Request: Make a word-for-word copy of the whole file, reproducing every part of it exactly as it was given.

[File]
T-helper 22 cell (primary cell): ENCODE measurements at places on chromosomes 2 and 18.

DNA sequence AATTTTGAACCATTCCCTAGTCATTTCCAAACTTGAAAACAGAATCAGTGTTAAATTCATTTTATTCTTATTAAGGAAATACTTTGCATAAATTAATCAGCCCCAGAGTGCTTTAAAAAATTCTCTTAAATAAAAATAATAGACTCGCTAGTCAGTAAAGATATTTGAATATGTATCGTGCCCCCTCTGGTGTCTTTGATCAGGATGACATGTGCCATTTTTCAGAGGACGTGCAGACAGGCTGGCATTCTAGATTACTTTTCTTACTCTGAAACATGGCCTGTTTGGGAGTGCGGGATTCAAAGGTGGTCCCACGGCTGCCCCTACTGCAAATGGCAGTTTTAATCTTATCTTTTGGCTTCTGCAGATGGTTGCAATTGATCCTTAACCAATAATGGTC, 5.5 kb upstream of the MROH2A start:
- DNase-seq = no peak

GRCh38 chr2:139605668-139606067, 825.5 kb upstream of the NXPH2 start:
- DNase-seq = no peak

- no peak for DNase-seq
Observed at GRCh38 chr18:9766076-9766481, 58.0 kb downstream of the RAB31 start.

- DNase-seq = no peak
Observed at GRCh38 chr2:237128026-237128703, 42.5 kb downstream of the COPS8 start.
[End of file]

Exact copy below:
T-helper 22 cell (primary cell): ENCODE measurements at places on chromosomes 2 and 18.

DNA sequence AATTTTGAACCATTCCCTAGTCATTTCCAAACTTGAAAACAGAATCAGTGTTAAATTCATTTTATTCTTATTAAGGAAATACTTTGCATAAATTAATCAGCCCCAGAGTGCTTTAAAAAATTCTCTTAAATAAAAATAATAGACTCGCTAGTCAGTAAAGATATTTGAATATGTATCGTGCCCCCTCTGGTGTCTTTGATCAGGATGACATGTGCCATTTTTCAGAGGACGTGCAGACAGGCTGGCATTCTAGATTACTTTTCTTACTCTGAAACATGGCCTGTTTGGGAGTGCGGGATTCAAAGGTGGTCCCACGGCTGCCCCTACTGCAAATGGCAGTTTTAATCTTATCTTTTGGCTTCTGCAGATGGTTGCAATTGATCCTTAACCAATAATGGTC, 5.5 kb upstream of the MROH2A start:
- DNase-seq = no peak

GRCh38 chr2:139605668-139606067, 825.5 kb upstream of the NXPH2 start:
- DNase-seq = no peak

- no peak for DNase-seq
Observed at GRCh38 chr18:9766076-9766481, 58.0 kb downstream of the RAB31 start.

- DNase-seq = no peak
Observed at GRCh38 chr2:237128026-237128703, 42.5 kb downstream of the COPS8 start.